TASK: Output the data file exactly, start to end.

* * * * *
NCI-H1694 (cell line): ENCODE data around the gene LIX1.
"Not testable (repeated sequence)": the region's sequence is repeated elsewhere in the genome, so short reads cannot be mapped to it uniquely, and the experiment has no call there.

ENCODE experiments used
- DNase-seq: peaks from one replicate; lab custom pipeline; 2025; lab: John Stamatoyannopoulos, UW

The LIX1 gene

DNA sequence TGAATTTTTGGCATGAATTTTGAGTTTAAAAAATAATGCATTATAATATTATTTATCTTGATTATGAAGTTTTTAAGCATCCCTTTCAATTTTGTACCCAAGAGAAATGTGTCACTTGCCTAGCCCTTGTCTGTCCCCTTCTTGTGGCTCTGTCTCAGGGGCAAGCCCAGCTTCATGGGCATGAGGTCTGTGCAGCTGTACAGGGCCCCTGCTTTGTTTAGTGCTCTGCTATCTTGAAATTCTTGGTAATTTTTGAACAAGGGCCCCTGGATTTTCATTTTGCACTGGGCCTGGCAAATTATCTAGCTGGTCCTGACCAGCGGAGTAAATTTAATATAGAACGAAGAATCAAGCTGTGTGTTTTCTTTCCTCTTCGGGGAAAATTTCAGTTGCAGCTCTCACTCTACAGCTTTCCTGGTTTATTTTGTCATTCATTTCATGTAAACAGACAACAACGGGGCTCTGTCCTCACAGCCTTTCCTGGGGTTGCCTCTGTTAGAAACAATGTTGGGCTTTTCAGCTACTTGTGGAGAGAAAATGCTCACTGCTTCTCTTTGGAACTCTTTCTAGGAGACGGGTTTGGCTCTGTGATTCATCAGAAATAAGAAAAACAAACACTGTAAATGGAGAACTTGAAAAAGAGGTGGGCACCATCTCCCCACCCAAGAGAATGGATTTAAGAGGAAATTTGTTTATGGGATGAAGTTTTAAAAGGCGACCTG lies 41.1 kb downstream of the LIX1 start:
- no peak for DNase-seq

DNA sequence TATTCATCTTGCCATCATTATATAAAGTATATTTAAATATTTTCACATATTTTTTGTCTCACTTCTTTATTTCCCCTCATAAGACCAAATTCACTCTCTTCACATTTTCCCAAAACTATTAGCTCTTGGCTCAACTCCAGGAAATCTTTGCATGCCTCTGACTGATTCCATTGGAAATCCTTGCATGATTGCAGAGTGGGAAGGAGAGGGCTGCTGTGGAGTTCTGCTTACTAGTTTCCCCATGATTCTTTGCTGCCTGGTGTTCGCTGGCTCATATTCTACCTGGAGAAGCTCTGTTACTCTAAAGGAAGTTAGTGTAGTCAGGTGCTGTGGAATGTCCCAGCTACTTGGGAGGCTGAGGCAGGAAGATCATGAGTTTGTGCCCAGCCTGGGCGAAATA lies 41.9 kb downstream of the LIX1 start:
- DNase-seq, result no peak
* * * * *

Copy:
NCI-H1694 (cell line): ENCODE data around the gene LIX1.
"Not testable (repeated sequence)": the region's sequence is repeated elsewhere in the genome, so short reads cannot be mapped to it uniquely, and the experiment has no call there.

ENCODE experiments used
- DNase-seq: peaks from one replicate; lab custom pipeline; 2025; lab: John Stamatoyannopoulos, UW

The LIX1 gene

DNA sequence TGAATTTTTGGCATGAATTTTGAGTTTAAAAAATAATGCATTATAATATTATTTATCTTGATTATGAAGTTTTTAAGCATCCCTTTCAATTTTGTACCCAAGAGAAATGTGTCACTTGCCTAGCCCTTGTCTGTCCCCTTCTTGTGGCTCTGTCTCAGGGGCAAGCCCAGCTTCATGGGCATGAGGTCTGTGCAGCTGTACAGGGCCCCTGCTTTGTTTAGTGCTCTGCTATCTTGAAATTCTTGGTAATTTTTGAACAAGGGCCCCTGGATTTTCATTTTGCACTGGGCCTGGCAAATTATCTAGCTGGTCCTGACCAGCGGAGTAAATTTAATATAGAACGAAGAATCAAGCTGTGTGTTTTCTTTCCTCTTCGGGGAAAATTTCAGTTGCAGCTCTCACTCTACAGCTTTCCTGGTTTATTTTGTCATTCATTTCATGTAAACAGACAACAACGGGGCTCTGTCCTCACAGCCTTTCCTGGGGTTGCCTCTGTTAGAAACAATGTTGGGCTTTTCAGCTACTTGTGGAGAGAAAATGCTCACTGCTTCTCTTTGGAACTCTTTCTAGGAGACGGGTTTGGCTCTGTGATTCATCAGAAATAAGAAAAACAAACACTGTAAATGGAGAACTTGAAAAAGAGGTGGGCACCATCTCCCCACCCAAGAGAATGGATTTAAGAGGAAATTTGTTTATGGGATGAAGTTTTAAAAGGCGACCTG lies 41.1 kb downstream of the LIX1 start:
- no peak for DNase-seq

DNA sequence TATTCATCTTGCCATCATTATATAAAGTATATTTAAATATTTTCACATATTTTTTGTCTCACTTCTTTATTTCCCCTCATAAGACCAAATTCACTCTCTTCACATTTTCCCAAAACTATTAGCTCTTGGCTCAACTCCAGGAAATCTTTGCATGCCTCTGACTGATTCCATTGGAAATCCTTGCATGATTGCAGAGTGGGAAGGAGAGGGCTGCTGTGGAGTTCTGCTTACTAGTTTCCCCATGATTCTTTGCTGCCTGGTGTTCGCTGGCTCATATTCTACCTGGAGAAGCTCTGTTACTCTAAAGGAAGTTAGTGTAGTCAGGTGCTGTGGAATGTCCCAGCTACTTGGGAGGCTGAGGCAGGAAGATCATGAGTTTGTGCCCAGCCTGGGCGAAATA lies 41.9 kb downstream of the LIX1 start:
- DNase-seq, result no peak